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In Wisconsin, either spouse can file for divorce. Divorce Bob makes the steps for divorce as easy as possible.
We provide you will all of the necessary paperwork for your DIY divorce. By removing the need for court visits and expensive attorney fees, the uncontested divorce you require is more accessible than ever with our fully online service.
In Wisconsin, either spouse can file for divorce as long as one of them has lived in the state for at least six months.
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Yes, Wisconsin requires a separation period before filing for divorce. The state requires a 120-day waiting period before the divorce can be finalized, during which time the couple must live separately.
However, the couple can live in the same home during this waiting period as long as they are not sharing a bedroom and are not sexually involved. The state also offers a no-fault divorce option, where either party can file for divorce in Wisconsin without proving that the other party caused the marriage to break down.
In Wisconsin, community property is not recognized. Instead, the state follows the principle of marital property, which is the legal concept that all property acquired by either spouse during the marriage is considered marital property and subject to division in the event of divorce. This includes assets and debts acquired by either spouse, regardless of whose name is on the title or account.
Wisconsin follows the principle of equitable distribution, which means the court will divide marital property fairly, but not necessarily equally, based on several factors including the length of the marriage, each spouse’s contribution to the marriage, and each spouse’s financial needs and earning capacity.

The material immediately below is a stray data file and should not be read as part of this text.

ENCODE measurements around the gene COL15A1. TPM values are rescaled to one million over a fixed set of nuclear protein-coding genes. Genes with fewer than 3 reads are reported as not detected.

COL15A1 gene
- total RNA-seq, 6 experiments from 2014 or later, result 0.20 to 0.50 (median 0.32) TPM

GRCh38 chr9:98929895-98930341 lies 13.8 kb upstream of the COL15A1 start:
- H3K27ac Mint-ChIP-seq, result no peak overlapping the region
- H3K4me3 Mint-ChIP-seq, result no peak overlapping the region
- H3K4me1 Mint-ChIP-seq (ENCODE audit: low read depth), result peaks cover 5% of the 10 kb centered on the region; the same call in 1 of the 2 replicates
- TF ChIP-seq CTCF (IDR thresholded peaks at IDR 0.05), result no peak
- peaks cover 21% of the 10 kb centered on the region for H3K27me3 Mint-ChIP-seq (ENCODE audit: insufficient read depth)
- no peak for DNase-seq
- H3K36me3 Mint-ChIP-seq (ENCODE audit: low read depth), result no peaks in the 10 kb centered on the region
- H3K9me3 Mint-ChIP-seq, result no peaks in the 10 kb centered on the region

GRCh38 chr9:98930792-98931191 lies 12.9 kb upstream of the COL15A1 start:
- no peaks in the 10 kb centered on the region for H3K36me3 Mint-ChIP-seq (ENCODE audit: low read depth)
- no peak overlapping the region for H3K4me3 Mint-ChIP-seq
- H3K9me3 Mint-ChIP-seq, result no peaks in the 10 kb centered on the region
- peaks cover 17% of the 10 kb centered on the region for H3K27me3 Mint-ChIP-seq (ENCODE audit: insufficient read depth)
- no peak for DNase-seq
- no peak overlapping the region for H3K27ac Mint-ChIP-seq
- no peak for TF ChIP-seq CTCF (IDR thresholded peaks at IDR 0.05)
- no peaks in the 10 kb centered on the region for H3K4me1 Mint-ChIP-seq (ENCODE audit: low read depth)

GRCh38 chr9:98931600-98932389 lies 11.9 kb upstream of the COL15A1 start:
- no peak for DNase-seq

The cost of a divorce in Wisconsin can vary depending on the complexity of the case and whether or not you hire an attorney. Filing fees start at $184, but additional fees may apply. The average cost of a divorce with legal representation in Wisconsin ranges from $10,000 to $20,000.
However, if the divorce is uncontested and the parties agree on all issues, the cost can be much lower. It is always best to consult with an attorney to get an accurate estimate of the costs involved.
In Wisconsin, the time it takes to get a divorce varies depending on the complexity of the case and how quickly the parties can come to a settlement agreement. If the divorce is uncontested and there are no issues to resolve, it can take as little as 120 days from the date of filing to finalize the divorce.
If the divorce is contested and there are issues to resolve through litigation, it could take anywhere from six months to several years. It is best to consult with a family law attorney for a more accurate estimate of how long your divorce process will take.
In Wisconsin, child custody decisions are made based on what is in the best interests of the child. This means that the court will consider a number of factors when determining custody, including:
1. The child’s age and developmental needs
2. The wishes of the child (if they are old enough to express a preference)
3. The mental and physical health of both parents
4. Each parent’s ability to provide for the child’s basic needs, such as food, shelter, and medical care
5. The child’s relationship with each parent, siblings, and other family members
6. The parent’s willingness to cooperate and facilitate the child’s relationship with the other parent
7. The presence of domestic abuse, drug or alcohol addiction, or other issues that could put the child in danger.
If the parents cannot agree on a custody arrangement, the court may appoint a guardian ad litem (an attorney who represents the child’s interests) to gather information and make recommendations. Ultimately, the court will make a decision that it believes is in the best interests of the child.